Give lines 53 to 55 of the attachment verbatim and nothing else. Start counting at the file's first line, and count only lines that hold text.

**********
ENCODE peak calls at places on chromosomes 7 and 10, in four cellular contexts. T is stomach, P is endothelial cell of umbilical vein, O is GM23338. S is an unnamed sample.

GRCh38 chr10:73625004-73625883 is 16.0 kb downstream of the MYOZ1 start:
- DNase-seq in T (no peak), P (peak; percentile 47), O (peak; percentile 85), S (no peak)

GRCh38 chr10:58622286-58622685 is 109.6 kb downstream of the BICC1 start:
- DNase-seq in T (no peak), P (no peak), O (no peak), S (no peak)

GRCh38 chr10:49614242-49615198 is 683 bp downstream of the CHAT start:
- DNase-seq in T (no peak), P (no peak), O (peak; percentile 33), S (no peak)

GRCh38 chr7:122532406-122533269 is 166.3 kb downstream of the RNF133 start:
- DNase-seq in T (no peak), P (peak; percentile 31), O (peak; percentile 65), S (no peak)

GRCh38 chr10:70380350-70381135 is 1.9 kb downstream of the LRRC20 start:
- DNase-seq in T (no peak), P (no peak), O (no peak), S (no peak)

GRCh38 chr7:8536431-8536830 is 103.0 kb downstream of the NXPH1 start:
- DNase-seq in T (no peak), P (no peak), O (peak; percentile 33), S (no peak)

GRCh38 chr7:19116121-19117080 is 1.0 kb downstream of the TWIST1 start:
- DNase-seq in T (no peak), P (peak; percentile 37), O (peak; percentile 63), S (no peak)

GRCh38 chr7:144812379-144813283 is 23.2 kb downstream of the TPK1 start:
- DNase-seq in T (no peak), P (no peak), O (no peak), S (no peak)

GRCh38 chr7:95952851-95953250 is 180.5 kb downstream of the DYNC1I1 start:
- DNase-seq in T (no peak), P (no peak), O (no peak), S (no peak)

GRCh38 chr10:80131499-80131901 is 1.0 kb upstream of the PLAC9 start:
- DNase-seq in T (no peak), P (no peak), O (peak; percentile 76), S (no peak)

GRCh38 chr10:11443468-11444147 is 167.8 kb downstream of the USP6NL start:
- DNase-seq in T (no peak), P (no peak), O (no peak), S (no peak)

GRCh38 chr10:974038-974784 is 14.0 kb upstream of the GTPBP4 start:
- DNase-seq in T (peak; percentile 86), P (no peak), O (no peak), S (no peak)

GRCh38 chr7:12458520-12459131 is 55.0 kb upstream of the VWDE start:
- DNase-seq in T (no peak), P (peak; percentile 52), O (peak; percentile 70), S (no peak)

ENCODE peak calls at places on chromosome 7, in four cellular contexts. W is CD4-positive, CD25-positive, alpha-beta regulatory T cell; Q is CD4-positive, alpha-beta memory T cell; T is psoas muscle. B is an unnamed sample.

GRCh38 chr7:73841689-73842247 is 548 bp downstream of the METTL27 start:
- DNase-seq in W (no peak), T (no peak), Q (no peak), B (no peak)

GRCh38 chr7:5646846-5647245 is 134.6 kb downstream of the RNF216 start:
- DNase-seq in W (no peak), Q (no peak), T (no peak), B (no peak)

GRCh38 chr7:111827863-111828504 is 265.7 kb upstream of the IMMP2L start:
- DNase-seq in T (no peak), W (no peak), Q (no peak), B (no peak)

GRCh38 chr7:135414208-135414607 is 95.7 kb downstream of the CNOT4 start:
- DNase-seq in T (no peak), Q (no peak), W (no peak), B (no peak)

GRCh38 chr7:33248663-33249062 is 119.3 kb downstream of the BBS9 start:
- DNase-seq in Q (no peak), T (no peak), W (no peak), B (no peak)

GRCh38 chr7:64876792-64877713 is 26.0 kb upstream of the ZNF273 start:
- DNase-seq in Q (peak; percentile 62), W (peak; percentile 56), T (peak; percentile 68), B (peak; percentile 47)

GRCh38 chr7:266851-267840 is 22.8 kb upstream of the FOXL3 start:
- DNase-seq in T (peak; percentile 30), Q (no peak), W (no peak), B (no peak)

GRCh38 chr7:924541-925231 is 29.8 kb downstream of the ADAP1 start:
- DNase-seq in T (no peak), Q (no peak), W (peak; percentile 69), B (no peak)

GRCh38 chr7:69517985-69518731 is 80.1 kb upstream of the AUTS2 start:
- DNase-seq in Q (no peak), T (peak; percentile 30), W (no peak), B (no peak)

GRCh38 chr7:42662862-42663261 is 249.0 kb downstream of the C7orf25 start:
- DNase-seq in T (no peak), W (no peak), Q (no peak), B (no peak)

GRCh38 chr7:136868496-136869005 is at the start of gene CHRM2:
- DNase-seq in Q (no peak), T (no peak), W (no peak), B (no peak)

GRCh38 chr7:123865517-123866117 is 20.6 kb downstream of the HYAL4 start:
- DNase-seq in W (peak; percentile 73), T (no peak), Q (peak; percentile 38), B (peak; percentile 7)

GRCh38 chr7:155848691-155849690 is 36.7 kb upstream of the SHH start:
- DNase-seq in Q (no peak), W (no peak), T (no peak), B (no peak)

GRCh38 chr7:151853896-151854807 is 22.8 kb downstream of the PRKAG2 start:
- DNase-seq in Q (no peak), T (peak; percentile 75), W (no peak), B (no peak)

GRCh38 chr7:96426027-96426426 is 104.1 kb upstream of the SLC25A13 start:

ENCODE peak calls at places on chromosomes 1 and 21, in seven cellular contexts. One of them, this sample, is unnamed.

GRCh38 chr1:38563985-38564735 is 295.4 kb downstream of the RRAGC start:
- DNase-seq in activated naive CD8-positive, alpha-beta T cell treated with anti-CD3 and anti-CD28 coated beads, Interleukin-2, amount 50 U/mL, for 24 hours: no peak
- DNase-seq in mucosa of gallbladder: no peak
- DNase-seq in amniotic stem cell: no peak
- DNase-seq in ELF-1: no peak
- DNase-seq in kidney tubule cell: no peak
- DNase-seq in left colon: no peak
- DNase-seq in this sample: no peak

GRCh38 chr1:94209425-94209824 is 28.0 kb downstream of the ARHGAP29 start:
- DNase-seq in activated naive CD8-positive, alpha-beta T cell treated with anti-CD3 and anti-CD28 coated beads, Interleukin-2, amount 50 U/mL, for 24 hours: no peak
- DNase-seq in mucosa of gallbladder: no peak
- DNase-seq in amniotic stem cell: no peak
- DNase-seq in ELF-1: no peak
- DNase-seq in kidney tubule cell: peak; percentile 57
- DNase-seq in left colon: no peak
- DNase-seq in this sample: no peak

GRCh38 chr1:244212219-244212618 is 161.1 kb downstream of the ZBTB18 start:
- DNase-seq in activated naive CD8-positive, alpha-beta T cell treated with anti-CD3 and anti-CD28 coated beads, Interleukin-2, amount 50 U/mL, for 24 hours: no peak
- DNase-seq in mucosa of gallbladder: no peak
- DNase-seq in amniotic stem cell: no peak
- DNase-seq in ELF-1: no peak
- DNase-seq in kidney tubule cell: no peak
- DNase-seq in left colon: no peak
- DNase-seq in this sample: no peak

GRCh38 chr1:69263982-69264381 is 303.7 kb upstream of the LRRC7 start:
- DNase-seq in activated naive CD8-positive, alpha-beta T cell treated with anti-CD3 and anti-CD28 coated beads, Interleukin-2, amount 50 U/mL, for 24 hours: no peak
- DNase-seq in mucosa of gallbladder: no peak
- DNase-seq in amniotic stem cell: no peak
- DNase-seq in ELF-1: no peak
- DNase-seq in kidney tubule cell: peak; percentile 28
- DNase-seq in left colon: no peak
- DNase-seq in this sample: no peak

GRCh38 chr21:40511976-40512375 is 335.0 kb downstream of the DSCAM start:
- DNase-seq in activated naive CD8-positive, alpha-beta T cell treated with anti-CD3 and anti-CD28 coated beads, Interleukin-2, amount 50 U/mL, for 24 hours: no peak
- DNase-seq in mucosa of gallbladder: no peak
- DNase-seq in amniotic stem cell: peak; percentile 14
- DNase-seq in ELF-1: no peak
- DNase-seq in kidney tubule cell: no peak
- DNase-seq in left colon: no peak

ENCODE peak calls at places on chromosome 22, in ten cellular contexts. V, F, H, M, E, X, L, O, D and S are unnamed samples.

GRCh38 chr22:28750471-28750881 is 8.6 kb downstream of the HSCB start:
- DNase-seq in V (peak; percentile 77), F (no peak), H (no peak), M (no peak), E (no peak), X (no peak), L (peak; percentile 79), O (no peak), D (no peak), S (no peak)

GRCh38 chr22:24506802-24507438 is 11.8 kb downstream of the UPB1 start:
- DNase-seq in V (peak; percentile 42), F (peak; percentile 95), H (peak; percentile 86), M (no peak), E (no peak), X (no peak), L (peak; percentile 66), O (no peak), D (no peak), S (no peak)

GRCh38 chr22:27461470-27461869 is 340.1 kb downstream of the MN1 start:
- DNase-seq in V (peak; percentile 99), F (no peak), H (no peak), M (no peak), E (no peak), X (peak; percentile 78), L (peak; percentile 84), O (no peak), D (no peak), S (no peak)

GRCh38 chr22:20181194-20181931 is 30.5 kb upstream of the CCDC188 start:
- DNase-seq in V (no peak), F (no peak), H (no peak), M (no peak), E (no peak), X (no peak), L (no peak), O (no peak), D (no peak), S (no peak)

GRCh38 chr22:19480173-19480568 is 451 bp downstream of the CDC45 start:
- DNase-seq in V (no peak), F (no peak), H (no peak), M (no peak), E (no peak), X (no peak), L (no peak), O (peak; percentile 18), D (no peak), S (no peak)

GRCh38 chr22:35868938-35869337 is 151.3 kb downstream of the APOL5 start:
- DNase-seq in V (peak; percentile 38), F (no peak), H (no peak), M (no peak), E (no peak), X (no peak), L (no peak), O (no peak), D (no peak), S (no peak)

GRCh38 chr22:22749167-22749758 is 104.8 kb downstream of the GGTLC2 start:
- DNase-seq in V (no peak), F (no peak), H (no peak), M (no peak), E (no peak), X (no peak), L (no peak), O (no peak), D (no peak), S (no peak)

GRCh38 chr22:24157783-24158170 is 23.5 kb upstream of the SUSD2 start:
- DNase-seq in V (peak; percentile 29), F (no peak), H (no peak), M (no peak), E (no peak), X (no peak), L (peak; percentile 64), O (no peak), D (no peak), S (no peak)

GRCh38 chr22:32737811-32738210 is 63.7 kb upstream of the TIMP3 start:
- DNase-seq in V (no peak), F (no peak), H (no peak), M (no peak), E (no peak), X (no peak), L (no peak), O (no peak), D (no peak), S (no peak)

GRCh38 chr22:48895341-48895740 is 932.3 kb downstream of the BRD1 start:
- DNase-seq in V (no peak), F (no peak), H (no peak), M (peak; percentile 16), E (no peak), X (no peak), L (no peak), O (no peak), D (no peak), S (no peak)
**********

GRCh38 chr7:155848691-155849690 is 36.7 kb upstream of the SHH start:
- DNase-seq in Q (no peak), W (no peak), T (no peak), B (no peak)

GRCh38 chr7:151853896-151854807 is 22.8 kb downstream of the PRKAG2 start: